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Technical Vice-Minister of Finance, and former Advisor to the Commission on Public Spending in Colombia and Professor at the Faculty of Economics and Researcher at The Center for Economic Development Studies (CEDE) at the Universidad de los Andes in Bogota. The author would like to thank the IMF for the appointment as Visiting Scholar in the Western Hemisphere Department while he was writing this paper and also “La Fundación Tecnológica del Banco de la República” for its support. The author would like to express thanks for comments made by M. Bonangelino, O. Gronlie, P. Neuhaus, K. Baer, R. Krieger, J. Thornton, G. Kopits, C. Cuevas, and to the members and technical staff of the Commission on Public Spending.
Comprising Cajanal, about 55 other national pension funds, and 991 regional pension funds.
The highest pay-off for the contributor (or the highest fiscal cost for the government) occurred at the moment of completing 25 years of contributions; the implicit return on contributions declined rapidly thereafter. Workers who entered the pension system late or contribute only for a short period obtained real returns that exceed their contributions by 300 to 400 percent.
The six excluded the pension schemes of the security services, teachers and the state oil company.
The original proposal envisaged an increase in the retirement age by five years in the case of females (to age 60) and three years in the case of males (to age 63). However, an increase of only two years was approved in each case. Given that life expectancy in Colombia has been increasing steadily in recent decades and now averages nearly 71 years, there appear to be valid demographic reasons to justify a further increase in the retirement age to 62/65 years (female/male). Such an increase would bring Colombia’s retirement age closer to that in most other Latin American countries.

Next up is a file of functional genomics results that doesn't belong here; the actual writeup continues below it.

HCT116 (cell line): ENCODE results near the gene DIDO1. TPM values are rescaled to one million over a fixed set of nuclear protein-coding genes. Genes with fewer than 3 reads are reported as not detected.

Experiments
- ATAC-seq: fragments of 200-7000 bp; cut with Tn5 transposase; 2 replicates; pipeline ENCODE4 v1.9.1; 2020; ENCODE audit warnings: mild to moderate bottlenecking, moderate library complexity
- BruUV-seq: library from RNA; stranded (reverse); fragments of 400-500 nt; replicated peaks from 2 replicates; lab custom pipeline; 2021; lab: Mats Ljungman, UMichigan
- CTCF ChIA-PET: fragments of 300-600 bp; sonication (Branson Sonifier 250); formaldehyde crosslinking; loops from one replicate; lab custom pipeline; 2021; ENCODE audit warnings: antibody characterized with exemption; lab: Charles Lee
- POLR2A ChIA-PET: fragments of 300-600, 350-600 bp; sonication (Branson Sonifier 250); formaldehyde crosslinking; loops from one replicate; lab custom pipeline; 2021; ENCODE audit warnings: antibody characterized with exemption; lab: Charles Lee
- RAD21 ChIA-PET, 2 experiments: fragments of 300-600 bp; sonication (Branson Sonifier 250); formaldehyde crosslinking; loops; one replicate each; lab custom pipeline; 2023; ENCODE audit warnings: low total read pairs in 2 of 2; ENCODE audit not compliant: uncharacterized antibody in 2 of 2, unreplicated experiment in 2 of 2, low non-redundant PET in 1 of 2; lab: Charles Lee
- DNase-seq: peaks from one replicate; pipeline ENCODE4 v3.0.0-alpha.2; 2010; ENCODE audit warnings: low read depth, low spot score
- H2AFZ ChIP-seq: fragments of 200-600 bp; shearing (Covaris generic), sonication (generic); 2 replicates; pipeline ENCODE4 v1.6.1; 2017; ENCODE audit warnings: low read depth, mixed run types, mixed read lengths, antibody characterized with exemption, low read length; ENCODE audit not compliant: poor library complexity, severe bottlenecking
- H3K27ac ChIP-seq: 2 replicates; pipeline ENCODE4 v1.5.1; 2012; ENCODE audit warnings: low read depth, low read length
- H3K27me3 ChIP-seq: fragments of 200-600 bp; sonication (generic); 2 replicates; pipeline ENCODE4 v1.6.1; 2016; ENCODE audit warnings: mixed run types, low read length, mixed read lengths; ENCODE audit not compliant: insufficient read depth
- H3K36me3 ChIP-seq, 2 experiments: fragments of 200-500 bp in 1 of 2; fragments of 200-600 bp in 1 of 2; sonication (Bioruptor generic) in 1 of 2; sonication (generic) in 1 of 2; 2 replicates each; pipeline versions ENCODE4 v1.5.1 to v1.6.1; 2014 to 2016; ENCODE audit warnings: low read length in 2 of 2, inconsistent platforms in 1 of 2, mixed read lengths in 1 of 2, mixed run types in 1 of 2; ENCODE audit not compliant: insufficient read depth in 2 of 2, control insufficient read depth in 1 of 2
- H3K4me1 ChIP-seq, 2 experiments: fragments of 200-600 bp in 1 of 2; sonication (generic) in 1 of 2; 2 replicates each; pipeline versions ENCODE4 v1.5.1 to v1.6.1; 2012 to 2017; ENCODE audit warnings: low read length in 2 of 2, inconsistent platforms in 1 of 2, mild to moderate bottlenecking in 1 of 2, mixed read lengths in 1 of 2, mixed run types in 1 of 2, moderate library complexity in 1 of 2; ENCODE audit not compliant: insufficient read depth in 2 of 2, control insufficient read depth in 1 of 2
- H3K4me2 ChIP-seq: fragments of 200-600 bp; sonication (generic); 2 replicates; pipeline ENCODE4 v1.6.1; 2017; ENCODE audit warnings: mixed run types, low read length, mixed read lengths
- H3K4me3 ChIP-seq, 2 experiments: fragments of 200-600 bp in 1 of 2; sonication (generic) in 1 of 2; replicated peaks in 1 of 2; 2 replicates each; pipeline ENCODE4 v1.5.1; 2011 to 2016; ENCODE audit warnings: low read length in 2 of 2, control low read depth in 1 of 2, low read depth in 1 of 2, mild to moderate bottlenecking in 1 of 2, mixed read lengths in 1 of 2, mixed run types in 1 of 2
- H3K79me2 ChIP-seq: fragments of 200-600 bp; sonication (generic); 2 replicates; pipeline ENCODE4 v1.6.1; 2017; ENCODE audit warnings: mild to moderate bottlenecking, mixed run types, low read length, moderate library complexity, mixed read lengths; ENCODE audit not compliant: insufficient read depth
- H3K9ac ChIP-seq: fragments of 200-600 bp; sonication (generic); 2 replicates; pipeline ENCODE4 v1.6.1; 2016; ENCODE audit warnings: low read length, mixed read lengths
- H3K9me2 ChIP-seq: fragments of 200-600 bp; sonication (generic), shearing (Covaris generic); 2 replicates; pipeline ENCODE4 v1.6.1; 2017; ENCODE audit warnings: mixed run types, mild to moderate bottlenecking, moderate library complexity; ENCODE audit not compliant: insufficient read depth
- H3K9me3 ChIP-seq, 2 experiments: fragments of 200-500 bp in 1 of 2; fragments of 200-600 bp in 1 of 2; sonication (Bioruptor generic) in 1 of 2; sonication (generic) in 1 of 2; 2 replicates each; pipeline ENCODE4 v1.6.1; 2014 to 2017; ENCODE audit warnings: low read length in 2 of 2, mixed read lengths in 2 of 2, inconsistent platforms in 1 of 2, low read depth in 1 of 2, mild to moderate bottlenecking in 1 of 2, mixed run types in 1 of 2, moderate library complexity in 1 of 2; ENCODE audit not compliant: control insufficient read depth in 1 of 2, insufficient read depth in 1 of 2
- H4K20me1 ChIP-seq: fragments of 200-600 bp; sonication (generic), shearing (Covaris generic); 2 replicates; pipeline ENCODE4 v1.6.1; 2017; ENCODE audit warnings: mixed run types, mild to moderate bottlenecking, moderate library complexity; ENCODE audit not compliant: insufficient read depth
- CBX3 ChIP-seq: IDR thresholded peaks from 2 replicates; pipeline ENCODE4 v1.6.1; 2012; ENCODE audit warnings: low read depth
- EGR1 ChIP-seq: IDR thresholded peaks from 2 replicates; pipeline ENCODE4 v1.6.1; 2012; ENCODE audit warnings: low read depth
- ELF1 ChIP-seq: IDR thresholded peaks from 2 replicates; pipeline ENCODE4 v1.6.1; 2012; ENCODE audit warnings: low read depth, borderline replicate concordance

The proposal taken to congress in 1992 called for a short period of transition to be new conditions, so that new retirement ages and replacement rates would apply only to workers retiring after 2003 (a ten year transitional period). However, congress decided to extend the transitional conditions for another ten years, delaying the effect of the adjustment until 2013.
Although this earmarking represented an attempt to prevent the central government from assuming the full obligation for the low income groups, it has been associated with new problems of avoidance and under reporting at the firm level.
Employers are required to provide severance benefits of one month’s salary for each year of employment; the severance program that has been administered by private firms since 1990 provided the basis for the establishment of the new private pension system.
Pension liabilities are usually netted out of expected contributions during the projection period, which is the case here for calculations involving the ISS and the AFPs during the period 1995–2025. However, for special public sector schemes excluded from the reform it is not yet clear how contributions will be shared between the central government and the public servants. In these cases, the preliminary calculations presented in Table 3 are only partially net of contributions (for instance, military contributions are computed at a rate of 5 percent of payroll, instead of the 13.5 or 14.5 percent established under Law 100 for other sectors).
It is worth noting that the expected amount of unfunded pension liabilities stemming from the ISS alone (10 percent of GDP) represents about half of the (net present value) of known oil exploitation and that the accelerated exhaustion of oil reserves actually pose a threat for maintaining net positive exports of oil by 2010.